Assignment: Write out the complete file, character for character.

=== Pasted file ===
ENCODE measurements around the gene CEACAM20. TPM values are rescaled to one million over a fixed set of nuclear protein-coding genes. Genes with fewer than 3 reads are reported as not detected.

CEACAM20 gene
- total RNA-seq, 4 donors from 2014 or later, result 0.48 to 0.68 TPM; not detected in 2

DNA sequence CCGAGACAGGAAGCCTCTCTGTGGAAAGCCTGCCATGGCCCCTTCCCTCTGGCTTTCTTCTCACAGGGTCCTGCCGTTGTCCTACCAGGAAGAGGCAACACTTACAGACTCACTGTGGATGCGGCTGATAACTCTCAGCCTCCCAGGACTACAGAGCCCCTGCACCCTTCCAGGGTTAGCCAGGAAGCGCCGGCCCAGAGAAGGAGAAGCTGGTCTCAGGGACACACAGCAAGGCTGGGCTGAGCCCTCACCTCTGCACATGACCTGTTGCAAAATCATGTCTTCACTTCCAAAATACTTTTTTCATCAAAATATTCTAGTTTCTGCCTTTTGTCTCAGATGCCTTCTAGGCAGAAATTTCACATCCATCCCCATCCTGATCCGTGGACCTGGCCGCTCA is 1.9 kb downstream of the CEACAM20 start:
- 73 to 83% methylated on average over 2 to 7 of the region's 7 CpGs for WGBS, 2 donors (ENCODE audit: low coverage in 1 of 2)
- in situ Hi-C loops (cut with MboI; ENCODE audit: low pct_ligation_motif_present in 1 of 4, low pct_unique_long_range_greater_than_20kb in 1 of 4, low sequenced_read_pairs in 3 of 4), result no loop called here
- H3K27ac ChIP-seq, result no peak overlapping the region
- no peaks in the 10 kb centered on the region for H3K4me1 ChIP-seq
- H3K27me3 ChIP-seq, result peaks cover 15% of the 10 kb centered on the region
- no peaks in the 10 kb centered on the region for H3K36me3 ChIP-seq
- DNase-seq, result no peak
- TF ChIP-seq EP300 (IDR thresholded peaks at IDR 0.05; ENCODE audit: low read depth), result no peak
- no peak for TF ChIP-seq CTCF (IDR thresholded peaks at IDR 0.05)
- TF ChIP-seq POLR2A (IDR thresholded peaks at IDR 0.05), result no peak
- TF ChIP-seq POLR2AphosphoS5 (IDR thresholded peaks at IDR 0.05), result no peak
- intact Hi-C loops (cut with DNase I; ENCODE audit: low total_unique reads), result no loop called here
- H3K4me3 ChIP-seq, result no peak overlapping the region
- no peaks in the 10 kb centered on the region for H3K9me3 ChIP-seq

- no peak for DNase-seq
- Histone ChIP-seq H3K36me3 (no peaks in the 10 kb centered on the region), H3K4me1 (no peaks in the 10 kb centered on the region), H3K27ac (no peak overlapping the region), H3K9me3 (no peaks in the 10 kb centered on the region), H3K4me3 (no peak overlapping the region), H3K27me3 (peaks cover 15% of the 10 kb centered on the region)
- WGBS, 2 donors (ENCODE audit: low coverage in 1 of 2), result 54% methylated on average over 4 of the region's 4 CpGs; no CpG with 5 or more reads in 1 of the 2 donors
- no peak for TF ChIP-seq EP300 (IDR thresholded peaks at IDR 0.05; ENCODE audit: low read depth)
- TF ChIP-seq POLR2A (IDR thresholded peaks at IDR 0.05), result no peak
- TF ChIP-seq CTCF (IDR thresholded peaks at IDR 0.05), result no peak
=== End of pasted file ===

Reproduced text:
ENCODE measurements around the gene CEACAM20. TPM values are rescaled to one million over a fixed set of nuclear protein-coding genes. Genes with fewer than 3 reads are reported as not detected.

CEACAM20 gene
- total RNA-seq, 4 donors from 2014 or later, result 0.48 to 0.68 TPM; not detected in 2

DNA sequence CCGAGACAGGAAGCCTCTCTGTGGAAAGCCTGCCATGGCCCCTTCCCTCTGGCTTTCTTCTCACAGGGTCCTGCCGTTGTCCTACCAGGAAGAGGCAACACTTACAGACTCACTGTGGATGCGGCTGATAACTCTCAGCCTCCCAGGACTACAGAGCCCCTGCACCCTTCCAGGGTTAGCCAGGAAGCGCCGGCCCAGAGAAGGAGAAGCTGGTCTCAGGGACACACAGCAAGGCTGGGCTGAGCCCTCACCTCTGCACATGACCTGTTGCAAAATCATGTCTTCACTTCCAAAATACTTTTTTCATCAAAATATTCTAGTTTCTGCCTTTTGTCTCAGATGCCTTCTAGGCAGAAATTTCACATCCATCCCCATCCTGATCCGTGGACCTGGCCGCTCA is 1.9 kb downstream of the CEACAM20 start:
- 73 to 83% methylated on average over 2 to 7 of the region's 7 CpGs for WGBS, 2 donors (ENCODE audit: low coverage in 1 of 2)
- in situ Hi-C loops (cut with MboI; ENCODE audit: low pct_ligation_motif_present in 1 of 4, low pct_unique_long_range_greater_than_20kb in 1 of 4, low sequenced_read_pairs in 3 of 4), result no loop called here
- H3K27ac ChIP-seq, result no peak overlapping the region
- no peaks in the 10 kb centered on the region for H3K4me1 ChIP-seq
- H3K27me3 ChIP-seq, result peaks cover 15% of the 10 kb centered on the region
- no peaks in the 10 kb centered on the region for H3K36me3 ChIP-seq
- DNase-seq, result no peak
- TF ChIP-seq EP300 (IDR thresholded peaks at IDR 0.05; ENCODE audit: low read depth), result no peak
- no peak for TF ChIP-seq CTCF (IDR thresholded peaks at IDR 0.05)
- TF ChIP-seq POLR2A (IDR thresholded peaks at IDR 0.05), result no peak
- TF ChIP-seq POLR2AphosphoS5 (IDR thresholded peaks at IDR 0.05), result no peak
- intact Hi-C loops (cut with DNase I; ENCODE audit: low total_unique reads), result no loop called here
- H3K4me3 ChIP-seq, result no peak overlapping the region
- no peaks in the 10 kb centered on the region for H3K9me3 ChIP-seq

- no peak for DNase-seq
- Histone ChIP-seq H3K36me3 (no peaks in the 10 kb centered on the region), H3K4me1 (no peaks in the 10 kb centered on the region), H3K27ac (no peak overlapping the region), H3K9me3 (no peaks in the 10 kb centered on the region), H3K4me3 (no peak overlapping the region), H3K27me3 (peaks cover 15% of the 10 kb centered on the region)
- WGBS, 2 donors (ENCODE audit: low coverage in 1 of 2), result 54% methylated on average over 4 of the region's 4 CpGs; no CpG with 5 or more reads in 1 of the 2 donors
- no peak for TF ChIP-seq EP300 (IDR thresholded peaks at IDR 0.05; ENCODE audit: low read depth)
- TF ChIP-seq POLR2A (IDR thresholded peaks at IDR 0.05), result no peak
- TF ChIP-seq CTCF (IDR thresholded peaks at IDR 0.05), result no peak